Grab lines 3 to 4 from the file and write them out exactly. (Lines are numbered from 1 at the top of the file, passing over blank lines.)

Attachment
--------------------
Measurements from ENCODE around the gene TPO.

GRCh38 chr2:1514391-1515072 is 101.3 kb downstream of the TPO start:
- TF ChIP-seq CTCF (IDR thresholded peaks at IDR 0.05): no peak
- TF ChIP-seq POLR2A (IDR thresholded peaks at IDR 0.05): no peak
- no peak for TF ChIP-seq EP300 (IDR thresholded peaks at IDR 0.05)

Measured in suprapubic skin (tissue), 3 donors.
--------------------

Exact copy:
- TF ChIP-seq CTCF (IDR thresholded peaks at IDR 0.05): no peak
- TF ChIP-seq POLR2A (IDR thresholded peaks at IDR 0.05): no peak